Administrators were desperate for new ideas to help some of the city’s most underprepared students gain the math skills needed to earn a degree or transfer to a four-year university, the Los Angeles Times reported. Only 8 percent of first-time students in 2014-15 completed a transfer-level math course within two years.
The internal investigation has found that the college falsified the grades of several students to give them credit for intermediate algebra, which is required for an associate degree, The Times reported.
No evidence was provided to prove that some students who received credit last year actually took the required exit exam, according to a May 31 memo by Arnold Blanshard, the internal audit director of the Los Angeles Community College District, The times reported.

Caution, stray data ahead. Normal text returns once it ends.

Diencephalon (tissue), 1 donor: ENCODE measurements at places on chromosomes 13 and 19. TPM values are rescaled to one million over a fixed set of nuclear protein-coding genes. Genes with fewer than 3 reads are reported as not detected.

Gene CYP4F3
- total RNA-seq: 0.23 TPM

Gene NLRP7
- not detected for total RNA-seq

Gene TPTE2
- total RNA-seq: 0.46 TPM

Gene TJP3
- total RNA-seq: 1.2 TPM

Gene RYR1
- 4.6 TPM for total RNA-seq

The memo, obtained by the Times, also said the signature of the math department head was falsified on the final grade form and that other procedures were violated.
L.A. Trade-Tech President Laurence Frank criticized the auditor’s findings as “highly inaccurate,” saying they were preliminary and incomplete.
The controversy, The Times reported, underscores the challenges of charting new paths to address a problem that has stymied two-year colleges across the state for decades: an overwhelming number of students can’t demonstrate the math skills required for an associate degree or transfer to Cal State or the University of California. Among nearly 171,000 community college students who took their first remedial math course six years ago, more than 110,000 have still failed to meet the requirement, according to state data.
That roadblock has kicked up a fierce and growing debate over whether the state should continue to require intermediate algebra — the long-held gold standard for entry into a four-year college — for associate degrees in all majors, The Times reported.
—City News Service
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